Even the pa like not so adverse. But one thing I wanna say, like there are like two instances which just made me feel like Kansas is gonna get better. Or three actually one is, you know, my doula, the doula that we, we we recruited her hired to work with us. She basically focused on queer and trans bipo populations. Right? So she came with a history of knowledge about what is it like for this population and really empowered gift child birth education and whatnot. So that was, two, when Timmia in was giving birth. Now this shouldn’t have happened, but it did while Timmia was in labor, they were asking Timmia, is it a boy or a girl?
Timmia Hearn DeRoy (49:32):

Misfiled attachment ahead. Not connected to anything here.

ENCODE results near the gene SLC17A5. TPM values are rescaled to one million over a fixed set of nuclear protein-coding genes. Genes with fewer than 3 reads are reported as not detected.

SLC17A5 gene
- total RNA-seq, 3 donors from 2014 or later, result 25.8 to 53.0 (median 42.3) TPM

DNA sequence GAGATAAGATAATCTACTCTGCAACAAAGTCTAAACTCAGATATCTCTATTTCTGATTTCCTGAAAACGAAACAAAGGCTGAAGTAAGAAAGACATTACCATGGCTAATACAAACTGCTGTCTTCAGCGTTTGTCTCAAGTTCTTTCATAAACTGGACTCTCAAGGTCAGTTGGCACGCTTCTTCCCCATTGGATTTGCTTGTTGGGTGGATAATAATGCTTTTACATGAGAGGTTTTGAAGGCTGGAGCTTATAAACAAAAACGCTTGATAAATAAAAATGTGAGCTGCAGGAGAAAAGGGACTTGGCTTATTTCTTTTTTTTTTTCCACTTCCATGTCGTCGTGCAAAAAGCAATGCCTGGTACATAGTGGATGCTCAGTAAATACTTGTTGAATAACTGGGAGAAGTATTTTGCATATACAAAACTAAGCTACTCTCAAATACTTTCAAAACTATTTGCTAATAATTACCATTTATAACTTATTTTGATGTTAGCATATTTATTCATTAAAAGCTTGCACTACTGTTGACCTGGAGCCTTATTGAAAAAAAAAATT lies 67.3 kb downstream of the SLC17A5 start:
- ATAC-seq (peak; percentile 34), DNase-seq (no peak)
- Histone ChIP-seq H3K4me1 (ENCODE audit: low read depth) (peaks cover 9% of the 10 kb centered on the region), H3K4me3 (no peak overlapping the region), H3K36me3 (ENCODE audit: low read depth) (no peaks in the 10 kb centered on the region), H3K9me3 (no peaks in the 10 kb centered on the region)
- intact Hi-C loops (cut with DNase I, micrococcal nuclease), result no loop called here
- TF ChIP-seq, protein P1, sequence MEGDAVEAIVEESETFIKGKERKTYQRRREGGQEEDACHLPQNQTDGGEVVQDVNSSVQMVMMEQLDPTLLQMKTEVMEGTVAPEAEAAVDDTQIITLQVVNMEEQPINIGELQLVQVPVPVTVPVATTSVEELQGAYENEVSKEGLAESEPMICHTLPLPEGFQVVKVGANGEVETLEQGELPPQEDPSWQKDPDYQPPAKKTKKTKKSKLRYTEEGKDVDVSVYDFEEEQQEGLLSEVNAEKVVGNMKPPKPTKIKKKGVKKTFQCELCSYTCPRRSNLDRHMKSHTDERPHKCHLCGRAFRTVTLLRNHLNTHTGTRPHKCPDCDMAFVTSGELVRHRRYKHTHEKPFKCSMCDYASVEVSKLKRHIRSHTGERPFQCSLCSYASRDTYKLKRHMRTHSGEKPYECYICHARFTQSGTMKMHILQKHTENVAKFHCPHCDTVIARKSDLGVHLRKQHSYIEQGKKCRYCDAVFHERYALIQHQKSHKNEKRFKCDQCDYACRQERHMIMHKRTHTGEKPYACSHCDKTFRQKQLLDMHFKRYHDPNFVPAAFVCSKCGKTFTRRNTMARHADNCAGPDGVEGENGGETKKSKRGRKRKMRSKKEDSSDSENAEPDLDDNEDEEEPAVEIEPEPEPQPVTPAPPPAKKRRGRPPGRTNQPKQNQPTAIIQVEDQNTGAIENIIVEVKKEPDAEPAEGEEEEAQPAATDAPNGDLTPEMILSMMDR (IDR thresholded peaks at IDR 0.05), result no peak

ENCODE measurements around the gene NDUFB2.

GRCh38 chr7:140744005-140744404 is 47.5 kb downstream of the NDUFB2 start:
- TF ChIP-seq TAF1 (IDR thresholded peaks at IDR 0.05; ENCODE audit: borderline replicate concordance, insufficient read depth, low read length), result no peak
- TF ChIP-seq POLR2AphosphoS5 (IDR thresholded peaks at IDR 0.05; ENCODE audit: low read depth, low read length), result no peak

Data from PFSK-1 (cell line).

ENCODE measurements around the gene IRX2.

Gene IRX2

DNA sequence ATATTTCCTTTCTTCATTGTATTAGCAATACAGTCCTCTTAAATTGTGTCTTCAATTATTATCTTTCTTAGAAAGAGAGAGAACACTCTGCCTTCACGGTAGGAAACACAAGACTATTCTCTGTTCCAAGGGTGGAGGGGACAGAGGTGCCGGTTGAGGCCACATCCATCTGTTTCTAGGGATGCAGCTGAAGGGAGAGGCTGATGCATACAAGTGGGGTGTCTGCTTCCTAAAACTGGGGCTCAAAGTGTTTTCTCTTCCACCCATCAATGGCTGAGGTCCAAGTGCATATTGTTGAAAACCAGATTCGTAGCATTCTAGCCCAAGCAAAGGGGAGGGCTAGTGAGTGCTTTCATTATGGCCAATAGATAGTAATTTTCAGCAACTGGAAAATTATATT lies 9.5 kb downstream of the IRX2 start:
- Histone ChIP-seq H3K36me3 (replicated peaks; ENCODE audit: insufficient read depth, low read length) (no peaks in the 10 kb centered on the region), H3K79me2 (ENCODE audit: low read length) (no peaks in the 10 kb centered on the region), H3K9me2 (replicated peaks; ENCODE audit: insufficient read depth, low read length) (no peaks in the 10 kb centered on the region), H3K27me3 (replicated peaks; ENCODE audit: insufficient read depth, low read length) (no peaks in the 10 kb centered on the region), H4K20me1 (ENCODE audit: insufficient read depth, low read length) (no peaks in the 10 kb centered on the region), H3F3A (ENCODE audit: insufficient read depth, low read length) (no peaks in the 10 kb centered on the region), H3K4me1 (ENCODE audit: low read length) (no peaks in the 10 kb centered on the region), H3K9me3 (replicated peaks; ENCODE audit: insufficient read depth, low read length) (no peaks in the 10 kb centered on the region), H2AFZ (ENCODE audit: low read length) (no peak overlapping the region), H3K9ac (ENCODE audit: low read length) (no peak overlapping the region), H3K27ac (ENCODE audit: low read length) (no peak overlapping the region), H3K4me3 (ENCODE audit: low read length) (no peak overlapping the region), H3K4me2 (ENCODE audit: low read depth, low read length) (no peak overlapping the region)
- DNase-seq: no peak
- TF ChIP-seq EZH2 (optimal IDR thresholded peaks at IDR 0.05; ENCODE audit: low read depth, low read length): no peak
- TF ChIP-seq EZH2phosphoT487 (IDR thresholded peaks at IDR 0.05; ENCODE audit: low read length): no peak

Oh, they did?
Pere DeRoy (49:33):
Timmia Hearn DeRoy (49:34):
I don’t remember this. Oh my gosh.
Asha Dahya (49:36):
And probably cause you were in labor <laugh>.
Pere DeRoy (49:37):
Exactly. You were on the table, like you were on the bed, right?
Timmia Hearn DeRoy (49:40):
Sorry. I was in labor for 23 hours long.
Pere DeRoy (49:43):
And then I looked at the doula and the doula looked at us and she was already there and we’re like, we are not gendering the baby. It’s a baby at this moment and we are happy to have a baby. But the same doctor that asked this question, and you know, she said, and I was proud of that moment, even though it was, it angered me. She’s like, I am sorry. You are right. You are having a child and we, you know, it has a, an assigned sex and we don’t know the gender of the child. And I, and for me, she, and she did this in the presence of other persons in that room. And to me that basically is a signal for where Kansas is going in terms of like, she taking that position saying, you’re right, you’re right. The third thing that I talked about.